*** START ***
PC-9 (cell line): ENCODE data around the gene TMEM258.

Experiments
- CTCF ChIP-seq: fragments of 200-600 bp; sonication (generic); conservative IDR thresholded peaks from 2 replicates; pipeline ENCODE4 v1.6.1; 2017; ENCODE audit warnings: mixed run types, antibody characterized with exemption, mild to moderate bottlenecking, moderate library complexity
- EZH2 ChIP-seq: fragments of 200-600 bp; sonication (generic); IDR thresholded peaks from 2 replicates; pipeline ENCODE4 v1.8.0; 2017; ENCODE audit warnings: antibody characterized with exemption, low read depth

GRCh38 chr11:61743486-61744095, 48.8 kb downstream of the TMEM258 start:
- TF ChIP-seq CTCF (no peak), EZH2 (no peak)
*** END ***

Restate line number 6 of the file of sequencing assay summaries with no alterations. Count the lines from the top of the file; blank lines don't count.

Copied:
- TF ChIP-seq CTCF (no peak), EZH2 (no peak)